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Students' supercomputer has lessons for India

By Anand Parthasarathy

Computing: then and now

BANGALORE, APRIL 9. It failed in its stated objective — but what a magnificent failure it was! The germ of an idea mooted by San Francisco University's computer science graduate class, `CD 686', supported by its teacher, Pat Miller, became an exciting experiment in collaborative computing — and almost entered the ranks of the world's five hundred fastest super computers, last week.

The idea that one can attain supercomputer-like number crunching power by linking hundreds of ordinary desktop and laptop PCs — the type that you and I use — was proved feasible. In response to a Web invitation, nearly 700 lay PC owners turned up last weekend at the University's gymnasium, where students had readied kilometers of fibre optic cable to join everyone's machines then handed out a CD each, so that all could boot the same software and attack a common numerical problem. They called it the `Flashmob' Super Computer — the term comes from the name for spontaneous gatherings organized over Internet.

But in the end, one of the nodes failed half way through — and of the 669 machines that were finally in harness, only 256 were crunching way at a peak 180 giga flops — that's 180 million mathematical operations per second. To make it to the world's `Top 500' they should have reached 500 giga flops. Better luck next time, guys — but the idea is something the world needs — and India should be emulating for entirely sensible reasons.

(Details can be found at the project website: www.flashmo

The lesson for us is that lack of costly and cutting-edge resources need no longer be a restraint if awesome computational challenges have to be addressed.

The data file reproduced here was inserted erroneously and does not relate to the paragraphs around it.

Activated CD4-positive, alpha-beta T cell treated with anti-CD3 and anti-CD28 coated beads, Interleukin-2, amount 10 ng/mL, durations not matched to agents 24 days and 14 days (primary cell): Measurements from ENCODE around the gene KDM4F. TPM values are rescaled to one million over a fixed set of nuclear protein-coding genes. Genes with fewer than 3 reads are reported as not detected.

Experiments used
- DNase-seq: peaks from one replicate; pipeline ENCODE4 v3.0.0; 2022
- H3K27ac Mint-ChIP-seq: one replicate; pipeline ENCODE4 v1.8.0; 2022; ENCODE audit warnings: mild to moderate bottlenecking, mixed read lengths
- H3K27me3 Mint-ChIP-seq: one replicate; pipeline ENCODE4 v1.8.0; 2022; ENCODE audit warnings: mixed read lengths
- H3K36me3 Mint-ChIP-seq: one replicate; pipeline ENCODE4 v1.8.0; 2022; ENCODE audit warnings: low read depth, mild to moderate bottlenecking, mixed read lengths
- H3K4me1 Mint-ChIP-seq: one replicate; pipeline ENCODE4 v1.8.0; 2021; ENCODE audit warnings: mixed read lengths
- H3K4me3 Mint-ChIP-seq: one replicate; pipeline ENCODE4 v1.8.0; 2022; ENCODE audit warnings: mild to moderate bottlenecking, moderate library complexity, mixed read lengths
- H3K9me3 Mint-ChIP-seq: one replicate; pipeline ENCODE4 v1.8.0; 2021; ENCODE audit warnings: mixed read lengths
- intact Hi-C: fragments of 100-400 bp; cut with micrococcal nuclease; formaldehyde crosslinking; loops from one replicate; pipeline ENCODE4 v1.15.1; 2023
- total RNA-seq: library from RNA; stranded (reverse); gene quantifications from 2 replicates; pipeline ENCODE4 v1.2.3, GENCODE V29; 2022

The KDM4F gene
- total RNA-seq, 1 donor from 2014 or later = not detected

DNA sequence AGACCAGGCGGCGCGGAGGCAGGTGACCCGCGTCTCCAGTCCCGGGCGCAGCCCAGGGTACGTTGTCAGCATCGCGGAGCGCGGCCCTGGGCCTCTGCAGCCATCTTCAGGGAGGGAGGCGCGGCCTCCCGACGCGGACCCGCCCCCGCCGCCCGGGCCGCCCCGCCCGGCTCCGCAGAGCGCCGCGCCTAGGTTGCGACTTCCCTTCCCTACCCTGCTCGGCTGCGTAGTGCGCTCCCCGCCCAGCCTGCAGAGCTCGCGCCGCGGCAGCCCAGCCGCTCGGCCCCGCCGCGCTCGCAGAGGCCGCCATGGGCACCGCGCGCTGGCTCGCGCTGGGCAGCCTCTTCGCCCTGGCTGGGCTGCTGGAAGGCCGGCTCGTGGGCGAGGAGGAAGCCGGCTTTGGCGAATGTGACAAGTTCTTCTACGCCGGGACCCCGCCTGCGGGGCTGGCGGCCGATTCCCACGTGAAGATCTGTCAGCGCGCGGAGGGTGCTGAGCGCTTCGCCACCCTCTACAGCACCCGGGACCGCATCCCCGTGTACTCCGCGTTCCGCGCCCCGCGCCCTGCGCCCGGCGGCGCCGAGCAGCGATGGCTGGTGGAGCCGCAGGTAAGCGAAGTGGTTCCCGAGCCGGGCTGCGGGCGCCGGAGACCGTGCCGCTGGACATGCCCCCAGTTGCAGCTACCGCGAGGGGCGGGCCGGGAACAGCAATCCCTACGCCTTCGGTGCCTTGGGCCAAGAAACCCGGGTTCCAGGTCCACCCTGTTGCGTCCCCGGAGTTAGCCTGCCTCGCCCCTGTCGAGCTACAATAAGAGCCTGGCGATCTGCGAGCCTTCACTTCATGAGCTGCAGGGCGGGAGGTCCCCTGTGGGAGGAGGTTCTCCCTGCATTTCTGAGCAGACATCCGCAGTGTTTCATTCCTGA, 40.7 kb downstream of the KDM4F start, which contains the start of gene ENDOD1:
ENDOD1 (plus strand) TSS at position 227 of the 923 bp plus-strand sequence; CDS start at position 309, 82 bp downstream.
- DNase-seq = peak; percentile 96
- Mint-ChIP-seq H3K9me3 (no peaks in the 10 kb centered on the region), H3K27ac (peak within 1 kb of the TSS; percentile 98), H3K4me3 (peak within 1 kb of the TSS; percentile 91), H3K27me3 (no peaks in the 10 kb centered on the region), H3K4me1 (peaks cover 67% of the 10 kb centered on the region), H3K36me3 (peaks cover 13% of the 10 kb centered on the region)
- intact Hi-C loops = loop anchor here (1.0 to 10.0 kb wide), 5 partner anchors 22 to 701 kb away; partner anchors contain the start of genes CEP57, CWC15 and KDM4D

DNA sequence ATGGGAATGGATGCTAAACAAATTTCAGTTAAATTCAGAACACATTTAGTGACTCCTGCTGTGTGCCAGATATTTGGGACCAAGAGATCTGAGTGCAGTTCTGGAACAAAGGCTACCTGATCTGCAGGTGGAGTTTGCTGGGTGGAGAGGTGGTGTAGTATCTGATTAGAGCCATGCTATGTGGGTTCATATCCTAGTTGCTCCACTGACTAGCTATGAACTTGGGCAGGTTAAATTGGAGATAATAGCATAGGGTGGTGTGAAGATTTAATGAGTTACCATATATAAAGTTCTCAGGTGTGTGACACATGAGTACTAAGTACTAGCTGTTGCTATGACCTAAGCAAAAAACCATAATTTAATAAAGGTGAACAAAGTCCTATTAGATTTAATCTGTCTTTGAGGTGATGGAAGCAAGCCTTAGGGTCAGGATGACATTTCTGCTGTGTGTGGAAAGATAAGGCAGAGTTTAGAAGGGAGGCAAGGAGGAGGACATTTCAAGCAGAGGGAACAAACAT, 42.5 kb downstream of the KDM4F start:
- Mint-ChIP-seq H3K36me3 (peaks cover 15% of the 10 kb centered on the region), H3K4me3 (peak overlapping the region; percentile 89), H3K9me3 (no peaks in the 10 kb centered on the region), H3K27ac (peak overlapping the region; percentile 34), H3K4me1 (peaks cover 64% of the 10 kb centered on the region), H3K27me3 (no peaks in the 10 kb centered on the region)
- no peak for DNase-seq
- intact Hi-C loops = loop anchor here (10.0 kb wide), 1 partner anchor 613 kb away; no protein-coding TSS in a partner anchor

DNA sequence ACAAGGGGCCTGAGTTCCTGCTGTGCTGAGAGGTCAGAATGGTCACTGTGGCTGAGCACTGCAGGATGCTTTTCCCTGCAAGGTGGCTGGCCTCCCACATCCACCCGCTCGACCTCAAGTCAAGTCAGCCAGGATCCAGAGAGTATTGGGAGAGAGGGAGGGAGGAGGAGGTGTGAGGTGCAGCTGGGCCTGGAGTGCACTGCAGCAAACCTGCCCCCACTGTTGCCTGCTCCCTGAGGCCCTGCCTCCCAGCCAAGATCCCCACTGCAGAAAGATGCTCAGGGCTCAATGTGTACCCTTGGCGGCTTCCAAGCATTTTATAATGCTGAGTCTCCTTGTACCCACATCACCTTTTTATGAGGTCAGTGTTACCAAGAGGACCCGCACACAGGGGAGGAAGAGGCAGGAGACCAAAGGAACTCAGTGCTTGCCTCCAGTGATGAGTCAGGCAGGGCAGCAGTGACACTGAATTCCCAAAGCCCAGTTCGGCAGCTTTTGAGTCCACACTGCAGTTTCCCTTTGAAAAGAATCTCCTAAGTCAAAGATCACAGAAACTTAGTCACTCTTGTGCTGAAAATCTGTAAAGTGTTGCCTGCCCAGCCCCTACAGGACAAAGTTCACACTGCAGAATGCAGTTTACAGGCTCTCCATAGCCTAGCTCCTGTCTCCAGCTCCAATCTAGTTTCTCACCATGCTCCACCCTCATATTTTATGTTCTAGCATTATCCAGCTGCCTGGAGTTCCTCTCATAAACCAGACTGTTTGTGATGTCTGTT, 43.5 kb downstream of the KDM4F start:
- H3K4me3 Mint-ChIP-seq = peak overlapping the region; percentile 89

The unused power under the hood of the average `janatha' PC, if multiplied by a sufficiently large number — like 85,000, a tiny fraction of the 8.5 million estimated PCs in India — can make for mind boggling computing power in excess of any thing that the world's fastest super computer can do. And that's the Japan-made Earth Simulator, currently clocking 35.86 teraflops (one tera flop is a trillion floating point operations).

Earlier attempts at peer-to-peer collaborative computing have attempted to enlist millions of home PCs in a quest to find a cure for cancer — but the end is nowhere in sight, possibly because it is not easy to motivate a global audience. As the San Francisco kids have shown us, things are easier when the target is smaller and the aim more modest.

Indian scenario

The Centre for Development of Advanced Computing (C-DAC) is the nodal agency for India Net: the idea is to built half a dozen supercomputers like the Param Padma (a near-1- teraflop machine that entered the Top 500 in 2003) and link them across India to tackle large problems like short range weather modelling/forecasting.

Most of these machines are yet to be paid for or built.

The Indian Institute of Information Technology and Management-Kerala (IITM-K) is the nodal agency for an ambitious Education Grid linking all institutions of higher learning in that state. Meanwhile substantial computational muscle exists — in some well equipped IITs, in the Supercomputing Education and Research Centre SERC and the CDAC's Param Padma centre, both in Bangalore, in strategic institutions like the Bhabha Atomic Research Centre (BARC), the Defence R&D's Anurag group and the National Aerospace Laboratory. The last three ran their own supercomputing initiatives — competing rather than collaborating, for over a decade — with the taxpayer forking out for these, literally — `parallel processing' attempts.

Once the dust of the Elections settles and places a new government in office, it will be high time, to relook at the nation's collective computing muscle — both `big iron' institutional machines, as well as janatha PCs, and to motivate their collaboration in quest of nationally relevant goals: a better cure for TB, an AIDS vaccine, an antidote against biological weapons. There are no lack of worthy challenges. The Indian pharma industry has already proved that it is well up to the task of drug discovery. Lack of massive computational facilities has been one perennial excuse. Last week a bunch of kids showed us that it need not be.

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